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March music roundup

Each month, I build a playlist of music that I’m mostly unfamiliar with.  I usually get 2 or 3 albums from emusic, a couple from one of the soundsupply drops, and a few tracks from Daytrotter.

Having been at PCA/ACA in the last week of March and then taken a trip to Belize, I’m a bit behind in the normal monthly music stuff.  But I know you’ve been waiting eagerly to hear what music I listened to last month and what I thought of it.  So here you go.


  • The Mountain Goats, All Hail West Texas – John Darneil has a strong storytelling style in his songwriting, and this early album has a DIY effect that’s great.  I’m sure I’ll acquire more of these as we go along.  This time around I especially like “The Best Ever Death Metal Band in Denton” and “Color in Your Cheeks.”  I still like “This Year” an awfully lot.
  • Paul and Storm, “Nun Fight,” “Frogger! The Musical,” “Live” – Three more fine songs from P&S.  Frogger the musical is the funniest, as I already had Nun Fight live.    Live (as in “you must live”) was the song Paul and Storm wrote in the Masters of Song-Fu contest in the style of Jonathan Coulton.  JoCo produced, of course, the unstoppable “Big Dick Farts a Polka.”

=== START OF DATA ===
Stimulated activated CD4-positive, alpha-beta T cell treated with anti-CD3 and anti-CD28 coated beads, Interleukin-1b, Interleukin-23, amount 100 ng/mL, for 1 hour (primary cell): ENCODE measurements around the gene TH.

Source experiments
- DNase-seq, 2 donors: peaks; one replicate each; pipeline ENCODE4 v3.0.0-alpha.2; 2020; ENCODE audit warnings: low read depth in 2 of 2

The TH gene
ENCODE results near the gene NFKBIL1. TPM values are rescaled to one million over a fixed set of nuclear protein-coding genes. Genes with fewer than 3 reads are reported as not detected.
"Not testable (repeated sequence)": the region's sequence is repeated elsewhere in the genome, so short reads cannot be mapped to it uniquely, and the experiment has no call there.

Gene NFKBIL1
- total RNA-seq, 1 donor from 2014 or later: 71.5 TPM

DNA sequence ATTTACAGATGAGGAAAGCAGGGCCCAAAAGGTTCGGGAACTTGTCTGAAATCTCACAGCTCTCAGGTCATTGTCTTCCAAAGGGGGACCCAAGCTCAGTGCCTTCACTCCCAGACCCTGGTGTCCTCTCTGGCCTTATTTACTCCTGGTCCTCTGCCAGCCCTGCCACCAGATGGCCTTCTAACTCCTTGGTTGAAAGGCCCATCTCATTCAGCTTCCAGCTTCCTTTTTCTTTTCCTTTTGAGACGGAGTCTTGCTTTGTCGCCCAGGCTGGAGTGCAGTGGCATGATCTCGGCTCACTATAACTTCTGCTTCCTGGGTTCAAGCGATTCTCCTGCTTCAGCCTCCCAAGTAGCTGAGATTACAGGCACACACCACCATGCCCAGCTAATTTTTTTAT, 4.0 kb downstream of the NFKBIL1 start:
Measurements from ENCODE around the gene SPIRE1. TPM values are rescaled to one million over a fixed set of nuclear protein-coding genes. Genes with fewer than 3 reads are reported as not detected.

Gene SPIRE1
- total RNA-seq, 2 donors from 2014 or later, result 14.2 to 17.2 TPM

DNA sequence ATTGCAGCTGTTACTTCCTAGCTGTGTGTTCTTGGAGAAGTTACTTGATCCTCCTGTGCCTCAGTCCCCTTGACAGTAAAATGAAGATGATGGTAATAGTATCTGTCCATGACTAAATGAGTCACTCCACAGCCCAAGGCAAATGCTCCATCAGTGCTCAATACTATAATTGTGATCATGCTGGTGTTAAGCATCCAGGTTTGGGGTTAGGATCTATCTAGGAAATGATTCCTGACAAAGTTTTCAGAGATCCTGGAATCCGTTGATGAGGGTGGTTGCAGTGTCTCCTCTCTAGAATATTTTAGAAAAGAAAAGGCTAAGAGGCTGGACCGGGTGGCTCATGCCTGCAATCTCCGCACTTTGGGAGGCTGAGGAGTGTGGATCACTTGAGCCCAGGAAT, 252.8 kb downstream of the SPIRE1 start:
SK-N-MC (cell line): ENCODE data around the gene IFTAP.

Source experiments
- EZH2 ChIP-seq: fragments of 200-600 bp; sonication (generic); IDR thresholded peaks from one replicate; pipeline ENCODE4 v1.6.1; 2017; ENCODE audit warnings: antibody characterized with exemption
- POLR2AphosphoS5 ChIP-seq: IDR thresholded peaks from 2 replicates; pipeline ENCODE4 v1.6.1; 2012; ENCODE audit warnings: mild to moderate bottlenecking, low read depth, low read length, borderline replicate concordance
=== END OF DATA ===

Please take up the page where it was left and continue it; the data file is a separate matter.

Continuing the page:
• Pete Seeger, “Big Rock Candy Mountain,” “Frankie and Johnny,” “America the Beautiful,” and “This Land is Your Land.” – good folkie versions of these classics.  I particularly like Seeger’s “Frankie and Johnny,” which vibrates with pathos.  because emusic accumulates the amount you spend on the album each month, I’m slowly working toward the full purchase price for the five disc set of Seeger’s work.


  • Andrew Dost, Columbus – a strange mix of musical styles, best described as alt-pop, perhaps.  The whole album is about Columbus’ journey from Europe to the Americas.  It has the same wacky sense that I enjoy about Intercontinental Music Lab.  I think it’s a musical about Columbus, now that I examine it closely.  How strange.
  • Pianos Become Teeth, The Lack Long After – Not my taste at all.  This Soundsupply album features music laced with a shouty singing style that doesn’t work at all, with many songs too overwhelmed with noisy guitar to sound good at all.  Ugh.
  • Gobotron, On Your Mark, Get Set… – Straightforward alt rock.  I like the meditative quality of “I Don’t Forgive,” and the straight-up rockin of “Never Turn Around” works well.  My favorite song on the album, though, is “I Lied,” which has a strong melody.
  • Tall Ships, Ep + There is Nothing But Chemistry Here. – The heavy electronic sound of this band reminds me of Passion Pit, with similar anthem stylings and layers of music.   The songs all have strong melodies, but for some reason very few of them have vocals.  The ones that do have a mourning quality that I like.  Not bad.

Other music:

  • Cover Lay Down: New Folk – Zella Day’s “Seven Nation Army” is great; Radical Face does a meditative cover of “Nothing Compares 2 U”;
  • Daytrotter, 17 more songs from the best of the year list 2012: I like The Kernal’s jaunty evocation of Buddy Holly, “Mind Control”; “Call Girl Blues” by Diamond Rugs has a good groove, with a hint of 1970s soul music in it;  ;but Bhi Bhiman’s “Equal in my Tea” stands out as the most distinctive.



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